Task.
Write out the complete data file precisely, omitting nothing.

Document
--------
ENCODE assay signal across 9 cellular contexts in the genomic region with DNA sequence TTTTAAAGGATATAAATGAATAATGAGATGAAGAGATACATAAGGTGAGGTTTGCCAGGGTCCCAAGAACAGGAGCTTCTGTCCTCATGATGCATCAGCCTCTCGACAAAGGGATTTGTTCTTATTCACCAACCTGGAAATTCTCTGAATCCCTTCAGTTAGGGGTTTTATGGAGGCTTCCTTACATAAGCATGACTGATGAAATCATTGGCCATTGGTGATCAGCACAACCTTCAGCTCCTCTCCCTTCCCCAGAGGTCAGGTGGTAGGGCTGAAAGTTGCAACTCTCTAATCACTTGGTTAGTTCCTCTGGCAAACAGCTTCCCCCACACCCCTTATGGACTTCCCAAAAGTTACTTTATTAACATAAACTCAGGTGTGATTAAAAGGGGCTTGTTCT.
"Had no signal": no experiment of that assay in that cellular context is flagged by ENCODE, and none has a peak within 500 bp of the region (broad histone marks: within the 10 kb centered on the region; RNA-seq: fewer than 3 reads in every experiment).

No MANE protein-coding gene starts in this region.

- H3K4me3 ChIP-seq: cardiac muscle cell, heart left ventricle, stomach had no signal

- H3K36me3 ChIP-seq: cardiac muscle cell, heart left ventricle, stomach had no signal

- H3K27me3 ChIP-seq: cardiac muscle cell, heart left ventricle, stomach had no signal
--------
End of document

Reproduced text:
ENCODE assay signal across 9 cellular contexts in the genomic region with DNA sequence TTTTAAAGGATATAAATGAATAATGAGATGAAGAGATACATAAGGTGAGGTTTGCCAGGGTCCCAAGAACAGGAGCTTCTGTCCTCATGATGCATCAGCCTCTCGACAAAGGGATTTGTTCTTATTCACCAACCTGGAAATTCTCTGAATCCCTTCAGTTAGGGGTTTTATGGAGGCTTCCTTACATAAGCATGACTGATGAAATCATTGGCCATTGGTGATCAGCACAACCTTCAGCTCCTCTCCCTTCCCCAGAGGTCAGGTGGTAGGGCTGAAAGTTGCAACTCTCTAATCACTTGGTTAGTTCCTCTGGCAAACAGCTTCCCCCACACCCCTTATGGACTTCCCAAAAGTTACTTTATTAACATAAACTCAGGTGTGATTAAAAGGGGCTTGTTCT.
"Had no signal": no experiment of that assay in that cellular context is flagged by ENCODE, and none has a peak within 500 bp of the region (broad histone marks: within the 10 kb centered on the region; RNA-seq: fewer than 3 reads in every experiment).

No MANE protein-coding gene starts in this region.

- H3K4me3 ChIP-seq: cardiac muscle cell, heart left ventricle, stomach had no signal

- H3K36me3 ChIP-seq: cardiac muscle cell, heart left ventricle, stomach had no signal

- H3K27me3 ChIP-seq: cardiac muscle cell, heart left ventricle, stomach had no signal